The US markets begun the week strongly despite ongoing trade tension and the inability to secure an agreement on the relief package. At the time of writing the Dow Jones (+1.15 per cent) outperforms, while the S&P 500 (+0.2 per cent) and the Nasdaq (-0.4 per cent) lag, with tech stocks having another small sell off. Amazon(-0.6 per cent), Facebook(-1.75 per cent), Netflix (-1.9 per cent), Microsoft (-2.4 per cent) and Google (-0.2 per cent) pull the Nasdaq down, while Apple (+1.7 per cent) continues its positive run now just below its record level set last week. With 90 per cent of companies already reporting, economic news will play a greater role in determining which way the market will go this week.
The S&P 500 and Dow Jones have risen approximately 4.5 per cent and 7.2 per cent respectively over the past couple of weeks, with close to 80 per cent of companies beating analyst expectations and close to 58 per cent beating expectations by more than one standard deviation. With analyst expectations being so low, companies looked to have handled the Coronavirus very well. This performance proved a positive catalyst for many. However, investors must also consider shrinking year on year profits, which may be the larger legacy of Covid-19. Buoyant stock prices mean investors pay a higher premium. If no positive news appears over the upcoming months, stocks may begin to falter.
Nikola Motors (+20 per cent) secures its first large deal for 2500 electric garbage trucks, working with Republic Services to develop and produce the vehicles. With Nikola's earnings last week demonstrating the company was still in the "hypothetical" stage with revenue being so low, this deal may shed some light on the possible future earnings.
WTI Oil starts the week off strongly, up over 2 per cent, now sitting around US$42.10 per barrel. Gold also recovered some of its gains lost late last week, up 0.5 per cent, at levels close to US$2040 per ounce. The US 10-year treasury yield continues a small fight back to 0.58 per cent.
ASX Market Wrap
The ASX climbed 1.8 per cent yesterday, buoyed by a strong US July labour force market and the extension of key economic support from President Trump. The major banks led the market gains ahead of CBA full year earnings on Wednesday. Overall, the financials sector rose 2.6 per cent. CBA lifted 3.4 per cent, closely followed by an uptick of 3.3 per cent from Westpac, 3.0 per cent from the National Australia Bank, with ANZ rising 2.8 per cent.
Rail freight company, Aurizon climbed 2.2 per cent to A$4.56 following a strong financial year result which saw its net profit rise to A$605 million, meeting its pre-covid guidance. The firm expects underlying ebit to drop to A$830 million in the new financial year.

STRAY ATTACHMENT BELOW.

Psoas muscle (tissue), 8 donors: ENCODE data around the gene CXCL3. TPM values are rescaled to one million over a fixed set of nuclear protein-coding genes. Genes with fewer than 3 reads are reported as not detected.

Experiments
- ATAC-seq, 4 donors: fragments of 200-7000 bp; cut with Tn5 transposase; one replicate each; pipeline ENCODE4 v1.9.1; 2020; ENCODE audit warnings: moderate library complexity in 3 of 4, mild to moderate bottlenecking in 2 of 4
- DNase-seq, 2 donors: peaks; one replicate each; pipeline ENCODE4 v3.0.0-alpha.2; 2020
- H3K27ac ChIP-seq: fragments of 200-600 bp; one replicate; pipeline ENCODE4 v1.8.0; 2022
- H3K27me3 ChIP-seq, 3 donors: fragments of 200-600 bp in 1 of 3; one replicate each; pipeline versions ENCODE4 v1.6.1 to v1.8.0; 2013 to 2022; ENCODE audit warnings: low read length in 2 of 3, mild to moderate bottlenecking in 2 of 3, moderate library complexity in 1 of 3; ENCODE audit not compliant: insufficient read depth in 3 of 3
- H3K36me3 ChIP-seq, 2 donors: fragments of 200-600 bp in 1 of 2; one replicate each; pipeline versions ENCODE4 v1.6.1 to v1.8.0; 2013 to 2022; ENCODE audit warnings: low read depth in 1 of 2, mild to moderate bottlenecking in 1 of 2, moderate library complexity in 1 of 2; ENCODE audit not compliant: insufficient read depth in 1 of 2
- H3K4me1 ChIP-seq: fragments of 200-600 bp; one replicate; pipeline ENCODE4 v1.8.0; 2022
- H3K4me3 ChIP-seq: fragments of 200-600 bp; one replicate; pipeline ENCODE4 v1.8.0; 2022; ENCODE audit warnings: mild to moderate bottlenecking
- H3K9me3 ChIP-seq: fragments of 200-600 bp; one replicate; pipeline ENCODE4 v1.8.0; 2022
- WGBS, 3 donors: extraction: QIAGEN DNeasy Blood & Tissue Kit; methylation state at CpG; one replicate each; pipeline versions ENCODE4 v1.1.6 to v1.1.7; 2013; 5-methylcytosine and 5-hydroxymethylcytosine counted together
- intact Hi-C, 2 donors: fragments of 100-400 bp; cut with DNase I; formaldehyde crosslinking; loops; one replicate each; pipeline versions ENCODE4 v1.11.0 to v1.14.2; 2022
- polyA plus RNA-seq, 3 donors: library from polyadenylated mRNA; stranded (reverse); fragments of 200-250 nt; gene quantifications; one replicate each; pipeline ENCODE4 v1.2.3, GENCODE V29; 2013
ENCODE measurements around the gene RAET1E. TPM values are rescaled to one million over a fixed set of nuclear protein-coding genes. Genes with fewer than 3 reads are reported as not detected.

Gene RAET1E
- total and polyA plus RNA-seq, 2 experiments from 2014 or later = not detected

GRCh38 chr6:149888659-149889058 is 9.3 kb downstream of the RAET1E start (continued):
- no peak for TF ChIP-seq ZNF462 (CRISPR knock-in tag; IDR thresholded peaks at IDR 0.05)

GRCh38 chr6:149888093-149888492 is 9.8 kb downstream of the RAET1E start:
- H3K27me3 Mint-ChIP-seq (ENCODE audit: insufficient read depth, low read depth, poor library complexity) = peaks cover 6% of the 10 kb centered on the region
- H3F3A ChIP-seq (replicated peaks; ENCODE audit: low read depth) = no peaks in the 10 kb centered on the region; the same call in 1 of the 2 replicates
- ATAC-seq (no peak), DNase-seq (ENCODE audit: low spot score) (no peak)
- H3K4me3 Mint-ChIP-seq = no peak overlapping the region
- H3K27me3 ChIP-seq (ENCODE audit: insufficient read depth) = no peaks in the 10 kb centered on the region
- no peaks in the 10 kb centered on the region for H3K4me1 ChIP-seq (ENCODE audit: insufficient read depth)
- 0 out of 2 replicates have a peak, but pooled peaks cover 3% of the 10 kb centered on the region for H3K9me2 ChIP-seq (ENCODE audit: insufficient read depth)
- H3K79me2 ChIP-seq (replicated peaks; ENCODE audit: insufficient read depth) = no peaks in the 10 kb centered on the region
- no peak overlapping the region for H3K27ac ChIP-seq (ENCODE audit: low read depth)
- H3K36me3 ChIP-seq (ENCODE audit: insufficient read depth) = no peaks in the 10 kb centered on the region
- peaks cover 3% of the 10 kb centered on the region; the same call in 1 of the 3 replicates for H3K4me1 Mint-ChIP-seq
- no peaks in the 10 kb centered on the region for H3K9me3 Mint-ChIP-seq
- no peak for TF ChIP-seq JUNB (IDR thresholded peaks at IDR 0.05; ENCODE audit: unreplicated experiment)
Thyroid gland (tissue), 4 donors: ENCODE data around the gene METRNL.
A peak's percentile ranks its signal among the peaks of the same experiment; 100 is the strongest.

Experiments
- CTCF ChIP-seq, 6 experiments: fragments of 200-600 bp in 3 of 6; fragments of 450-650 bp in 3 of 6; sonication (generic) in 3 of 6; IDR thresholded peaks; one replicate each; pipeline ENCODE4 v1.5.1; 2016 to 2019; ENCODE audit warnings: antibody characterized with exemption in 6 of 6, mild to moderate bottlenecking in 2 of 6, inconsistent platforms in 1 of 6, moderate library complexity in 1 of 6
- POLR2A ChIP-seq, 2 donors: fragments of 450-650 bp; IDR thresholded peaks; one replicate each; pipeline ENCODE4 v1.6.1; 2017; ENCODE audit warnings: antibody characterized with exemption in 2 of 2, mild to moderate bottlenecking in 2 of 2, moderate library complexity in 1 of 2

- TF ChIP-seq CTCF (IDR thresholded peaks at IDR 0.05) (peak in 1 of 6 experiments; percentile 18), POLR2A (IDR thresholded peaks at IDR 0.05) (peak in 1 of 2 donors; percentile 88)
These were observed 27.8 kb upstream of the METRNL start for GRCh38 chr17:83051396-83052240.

Property group GPT shares rose 0.5 per cent to A$3.85 despite the company reporting weak interim earnings. A net loss after tax of A$519.1 million was recorded as negative property revaluations of $711.3 million hurt the group. Half-year revenue fell 10 per cent as shopping malls felt this impact.
E-Commerce business Kogan.com has provided a strong trading update for July as gross sales grew over 110% YoY. The shift to online shopping throughout the pandemic appears to be driving an upsurge in sales for online retailers. Time will tell if this is a structural shift toward increased online sales. Full financial year results are released August 17.
ANZ is set to release its "Truckometer" report at 10 today, a report which tracks light and heavy traffic across the country. The report can serve as an early indication on economic activity for researchers and analysts; light vehicle traffic representing consumer activity, and heavy vehicle traffic representing business activity.
Similarly, card spending figures are also set to be released - the two reports together should give an interesting insight on whether macro-economic recovery under the new, post-lockdown normal has been sustained, or if consumer activity is beginning to slow down.
A big week ahead as reporting season kicks off. In Australia today, business confidence and conditions are released. Those reporting earnings include investment manager Challenger; coal miner Coronado Global; building materials firm James Hardie; and SCA Property.
Economic data out tomorrow in the US includes the Consumer Price Index, Core CPI and the Federal budget.
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- NZ Herald